Last week, the federal government changed its recommendation for COVID-19 vaccines. The Pfizer vaccine is now the “preferred” jab for adults under 50.
Amid the political fallout and worries about what it means for Australia’s COVID recovery, doctors have expressed concern about their liability. Some said they would even stop giving the AstraZeneca jab until they were more certain of their position.
Are they at greater legal risk if they give AstraZeneca to younger Australians? The government insists they are not. This is correct – here’s why.
In Australia, medical liability is, for the most part, fault-based. This means patients who are injured by medicines, medical devices and medical interventions must prove the doctors who used them were to blame for any injury they suffered before any compensation will be paid.
Australian liability laws are state-based, but generally speaking, fault can only be proven when the doctor has acted outside of the professional standard of care in a way that is not supported widely in Australia by professional peers.
What is the standard of care?
The standard of care for diagnosis and treatment is effectively set by the medical profession. In cases – such as COVID vaccines – where the treatment is new and knowledge about the treatment is emerging, the standard of care is also developing.
Importantly, doctors are judged by measuring their behaviour against the standard of care at the time the treatment was given. This means that if, in 2020 a doctor administers a COVID vaccine in a way that was supported by their peers at that time, they will not be found to have breached the standard of care if, years later, other side effects become known.
We should also be careful not to automatically equate the government’s advice concerning the AstraZeneca vaccine with what the standard of care should be at the individual level.
The government’s advice is concerned with the big picture and with risks across a population. Doctors have the task of treating individuals. So, the government’s advice should be considered by doctors when working out which vaccines to offer to patients, but there may well be situations where the AstraZeneca is the best option for individual adult patients under 50.
Giving advice and accepting risks
Doctors also have a duty to inform individual patients about material risks of the treatments they provide. Every intervention comes with a set of risks but only the material ones need to be disclosed.
Material risks include those the profession would usually notify patients of (objective material risks), as well as risks the individual patient may have a particular concern about (subjective material risks).
The classic example of this is the 1993 case of Rogers v Whitaker where a woman who was blind in one eye was considering cosmetic surgery on that eye. She was concerned about any risk (no matter how remote) of going blind in her “good eye”. Later, she became blind from a complication of her treatment, which was known but very rare. The doctor’s failure to inform her was considered a breach of the duty to inform – even though it was not a risk normally disclosed – because the risk was subjectively material to her.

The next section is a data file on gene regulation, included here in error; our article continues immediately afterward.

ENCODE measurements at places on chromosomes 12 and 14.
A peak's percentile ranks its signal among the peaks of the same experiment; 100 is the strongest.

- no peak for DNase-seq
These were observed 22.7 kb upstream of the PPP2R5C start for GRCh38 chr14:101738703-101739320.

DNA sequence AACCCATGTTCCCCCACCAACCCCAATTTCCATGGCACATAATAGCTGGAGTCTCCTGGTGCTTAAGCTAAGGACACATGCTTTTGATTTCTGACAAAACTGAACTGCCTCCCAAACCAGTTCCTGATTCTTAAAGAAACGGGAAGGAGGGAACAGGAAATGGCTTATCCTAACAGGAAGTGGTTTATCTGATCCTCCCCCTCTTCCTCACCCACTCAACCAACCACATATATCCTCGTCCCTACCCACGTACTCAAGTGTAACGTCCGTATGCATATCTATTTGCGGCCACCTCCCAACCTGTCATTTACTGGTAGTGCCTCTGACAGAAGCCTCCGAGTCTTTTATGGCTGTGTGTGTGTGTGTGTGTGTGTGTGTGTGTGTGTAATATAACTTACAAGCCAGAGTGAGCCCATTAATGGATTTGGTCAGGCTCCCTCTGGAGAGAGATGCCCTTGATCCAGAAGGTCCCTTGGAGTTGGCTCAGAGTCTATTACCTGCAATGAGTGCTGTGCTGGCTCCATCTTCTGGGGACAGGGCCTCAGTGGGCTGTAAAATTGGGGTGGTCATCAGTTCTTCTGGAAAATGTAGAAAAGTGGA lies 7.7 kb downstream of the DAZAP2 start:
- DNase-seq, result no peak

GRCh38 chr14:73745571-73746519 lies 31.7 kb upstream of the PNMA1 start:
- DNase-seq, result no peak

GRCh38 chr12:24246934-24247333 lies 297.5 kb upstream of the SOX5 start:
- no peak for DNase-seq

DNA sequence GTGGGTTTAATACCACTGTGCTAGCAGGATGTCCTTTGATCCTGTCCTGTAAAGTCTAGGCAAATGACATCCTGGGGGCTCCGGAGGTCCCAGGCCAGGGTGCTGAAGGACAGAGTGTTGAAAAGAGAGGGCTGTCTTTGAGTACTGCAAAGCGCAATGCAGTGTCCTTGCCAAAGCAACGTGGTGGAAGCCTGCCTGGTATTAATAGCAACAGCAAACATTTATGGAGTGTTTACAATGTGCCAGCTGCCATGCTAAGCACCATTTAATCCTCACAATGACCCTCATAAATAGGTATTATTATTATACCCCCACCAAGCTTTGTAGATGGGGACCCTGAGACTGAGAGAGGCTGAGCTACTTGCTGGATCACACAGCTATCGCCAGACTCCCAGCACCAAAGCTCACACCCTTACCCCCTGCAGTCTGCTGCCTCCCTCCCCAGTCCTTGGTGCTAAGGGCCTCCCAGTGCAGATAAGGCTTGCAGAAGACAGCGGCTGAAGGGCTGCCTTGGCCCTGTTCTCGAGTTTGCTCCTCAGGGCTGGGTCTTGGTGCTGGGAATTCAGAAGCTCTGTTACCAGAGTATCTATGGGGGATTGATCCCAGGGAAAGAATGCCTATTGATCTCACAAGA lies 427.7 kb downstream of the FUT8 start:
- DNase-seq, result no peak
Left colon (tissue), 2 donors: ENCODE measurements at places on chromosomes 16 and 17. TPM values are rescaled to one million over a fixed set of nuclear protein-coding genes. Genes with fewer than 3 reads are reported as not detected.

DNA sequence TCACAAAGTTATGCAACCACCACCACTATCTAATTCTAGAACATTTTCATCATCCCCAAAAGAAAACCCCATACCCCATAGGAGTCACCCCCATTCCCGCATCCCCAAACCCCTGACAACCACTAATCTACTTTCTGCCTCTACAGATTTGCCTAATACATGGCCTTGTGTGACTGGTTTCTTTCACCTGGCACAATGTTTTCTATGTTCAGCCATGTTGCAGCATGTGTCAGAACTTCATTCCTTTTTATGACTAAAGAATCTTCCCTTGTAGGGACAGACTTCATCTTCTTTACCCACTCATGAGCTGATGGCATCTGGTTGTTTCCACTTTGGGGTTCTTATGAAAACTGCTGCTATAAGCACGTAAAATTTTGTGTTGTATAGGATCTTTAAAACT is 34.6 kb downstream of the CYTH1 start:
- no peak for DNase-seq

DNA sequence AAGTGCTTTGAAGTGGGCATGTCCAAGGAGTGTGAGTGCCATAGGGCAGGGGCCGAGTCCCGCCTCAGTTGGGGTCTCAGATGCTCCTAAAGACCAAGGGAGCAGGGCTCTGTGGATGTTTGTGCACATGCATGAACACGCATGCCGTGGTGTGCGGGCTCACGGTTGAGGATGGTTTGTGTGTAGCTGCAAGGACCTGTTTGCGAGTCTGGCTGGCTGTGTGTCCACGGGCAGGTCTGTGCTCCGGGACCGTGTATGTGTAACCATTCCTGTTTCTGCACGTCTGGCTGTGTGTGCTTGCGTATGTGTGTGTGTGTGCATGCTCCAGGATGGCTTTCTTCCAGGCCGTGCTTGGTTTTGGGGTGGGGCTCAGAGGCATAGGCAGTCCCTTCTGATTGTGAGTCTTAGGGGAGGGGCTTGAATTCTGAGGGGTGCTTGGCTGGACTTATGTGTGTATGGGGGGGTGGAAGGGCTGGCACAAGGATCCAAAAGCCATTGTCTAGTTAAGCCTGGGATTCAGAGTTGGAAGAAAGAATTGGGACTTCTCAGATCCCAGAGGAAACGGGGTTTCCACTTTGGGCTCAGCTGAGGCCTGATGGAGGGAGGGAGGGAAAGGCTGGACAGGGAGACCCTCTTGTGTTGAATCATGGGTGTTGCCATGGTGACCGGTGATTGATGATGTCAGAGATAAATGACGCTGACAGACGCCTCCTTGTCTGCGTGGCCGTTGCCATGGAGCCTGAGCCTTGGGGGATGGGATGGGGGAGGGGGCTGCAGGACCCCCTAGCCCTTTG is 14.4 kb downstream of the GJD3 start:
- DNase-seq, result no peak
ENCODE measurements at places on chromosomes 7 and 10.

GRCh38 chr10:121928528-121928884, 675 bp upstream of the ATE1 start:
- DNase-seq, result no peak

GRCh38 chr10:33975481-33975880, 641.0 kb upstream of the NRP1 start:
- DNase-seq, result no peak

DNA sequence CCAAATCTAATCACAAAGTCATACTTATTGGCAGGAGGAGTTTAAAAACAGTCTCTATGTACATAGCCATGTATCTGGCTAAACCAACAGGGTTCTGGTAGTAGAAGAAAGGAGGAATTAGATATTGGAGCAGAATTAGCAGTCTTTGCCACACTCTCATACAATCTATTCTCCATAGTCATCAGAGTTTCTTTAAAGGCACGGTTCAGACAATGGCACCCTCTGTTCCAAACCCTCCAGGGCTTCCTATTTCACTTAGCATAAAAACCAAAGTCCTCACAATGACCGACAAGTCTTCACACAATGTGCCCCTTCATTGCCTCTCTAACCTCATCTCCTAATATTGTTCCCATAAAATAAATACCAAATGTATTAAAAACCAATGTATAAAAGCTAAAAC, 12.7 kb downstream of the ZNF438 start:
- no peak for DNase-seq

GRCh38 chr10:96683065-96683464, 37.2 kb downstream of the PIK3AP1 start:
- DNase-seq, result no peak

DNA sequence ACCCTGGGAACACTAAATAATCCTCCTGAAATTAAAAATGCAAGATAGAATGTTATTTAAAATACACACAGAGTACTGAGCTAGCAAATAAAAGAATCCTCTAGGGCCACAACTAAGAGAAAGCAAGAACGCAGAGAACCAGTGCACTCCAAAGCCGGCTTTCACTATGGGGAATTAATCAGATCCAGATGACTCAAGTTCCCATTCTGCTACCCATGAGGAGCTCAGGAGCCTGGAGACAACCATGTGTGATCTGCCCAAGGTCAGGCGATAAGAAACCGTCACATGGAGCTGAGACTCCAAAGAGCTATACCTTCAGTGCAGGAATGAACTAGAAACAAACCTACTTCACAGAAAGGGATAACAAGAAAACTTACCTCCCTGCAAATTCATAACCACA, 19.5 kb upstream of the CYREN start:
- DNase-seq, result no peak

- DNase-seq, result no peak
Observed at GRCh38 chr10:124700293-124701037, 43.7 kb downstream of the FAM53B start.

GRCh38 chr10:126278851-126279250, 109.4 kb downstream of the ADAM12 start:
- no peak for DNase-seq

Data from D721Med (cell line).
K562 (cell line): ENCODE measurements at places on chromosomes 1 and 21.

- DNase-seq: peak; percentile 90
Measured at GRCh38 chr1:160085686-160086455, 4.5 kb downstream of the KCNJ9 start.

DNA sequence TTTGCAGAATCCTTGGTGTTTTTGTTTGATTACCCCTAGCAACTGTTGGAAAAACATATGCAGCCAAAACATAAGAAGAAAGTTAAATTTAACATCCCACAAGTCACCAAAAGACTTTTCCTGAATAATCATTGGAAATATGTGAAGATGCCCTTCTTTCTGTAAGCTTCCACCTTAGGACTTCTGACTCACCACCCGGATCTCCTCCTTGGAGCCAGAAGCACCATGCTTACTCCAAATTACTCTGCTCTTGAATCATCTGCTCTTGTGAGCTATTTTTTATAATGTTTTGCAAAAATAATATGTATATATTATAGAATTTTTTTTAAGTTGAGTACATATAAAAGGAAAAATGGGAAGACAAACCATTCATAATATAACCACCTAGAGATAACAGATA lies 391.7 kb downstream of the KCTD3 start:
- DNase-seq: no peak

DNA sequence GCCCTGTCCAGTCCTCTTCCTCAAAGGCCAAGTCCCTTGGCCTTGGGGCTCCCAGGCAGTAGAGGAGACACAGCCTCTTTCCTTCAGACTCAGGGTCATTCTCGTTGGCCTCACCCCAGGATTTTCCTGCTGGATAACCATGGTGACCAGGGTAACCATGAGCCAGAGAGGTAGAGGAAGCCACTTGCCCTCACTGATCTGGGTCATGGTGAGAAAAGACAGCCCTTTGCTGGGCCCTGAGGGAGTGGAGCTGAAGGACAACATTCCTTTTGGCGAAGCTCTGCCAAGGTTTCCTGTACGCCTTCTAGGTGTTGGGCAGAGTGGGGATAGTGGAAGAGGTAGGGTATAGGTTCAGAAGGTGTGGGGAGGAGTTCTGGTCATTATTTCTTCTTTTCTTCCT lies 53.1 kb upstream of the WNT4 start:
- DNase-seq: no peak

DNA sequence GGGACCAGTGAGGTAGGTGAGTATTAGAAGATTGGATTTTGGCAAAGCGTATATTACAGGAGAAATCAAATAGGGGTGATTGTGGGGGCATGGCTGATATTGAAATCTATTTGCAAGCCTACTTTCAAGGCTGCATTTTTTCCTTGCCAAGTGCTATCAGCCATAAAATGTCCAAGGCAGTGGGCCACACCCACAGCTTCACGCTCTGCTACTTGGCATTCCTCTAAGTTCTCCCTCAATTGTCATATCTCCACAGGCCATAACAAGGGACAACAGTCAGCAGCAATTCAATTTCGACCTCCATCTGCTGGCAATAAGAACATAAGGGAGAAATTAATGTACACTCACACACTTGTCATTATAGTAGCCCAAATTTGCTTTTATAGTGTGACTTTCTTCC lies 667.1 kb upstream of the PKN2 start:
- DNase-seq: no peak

Again, the doctor will always be judged by what the profession knew at the time regarding these risks. If a patient is told about the material risks of the treatment and decides to go ahead with the treatment, the doctor has satisfied their legal duty to advise and cannot be held liable for subsequent injuries.
What now for GPs and AstraZeneca?
As long as doctors consider the government advice, keep up with professional news about best practice and communicate material risks to patients, they face no greater liability for providing COVID vaccines than they do for any other treatment.
The reality is the risks of people being injured by vaccines, and of doctors being sued for vaccine-related injury, is incredibly low.
At the weekend, the Australian Medical Association also said if a patient makes an informed decision to receive the AstraZeneca vaccine, GPs are protected under professional indemnity insurance.
Of course, the reality of low risk may not match the fear practitioners experience. So, are there things we can do to reduce the anxiety practitioners feel regarding liability?
One obvious measure is to move to no-fault systems of compensation. Many countries including the United States and New Zealand have no-fault compensation schemes for vaccine-related injury. Putting such a scheme in place may very well help doctors get over the fear of being sued. It might also give patients confidence knowing that in an extremely rare case of injury, they will be covered.
This could be done either with a one-off scheme or by expanding the National Injury Insurance Scheme, which covers personal injuries from motor vehicle accidents.
Without such schemes, Australian patients will only have access to compensation for vaccine-related injury if they can prove it was caused by a failure to act according to medical standards of care or a failure to properly inform the patient of material risks.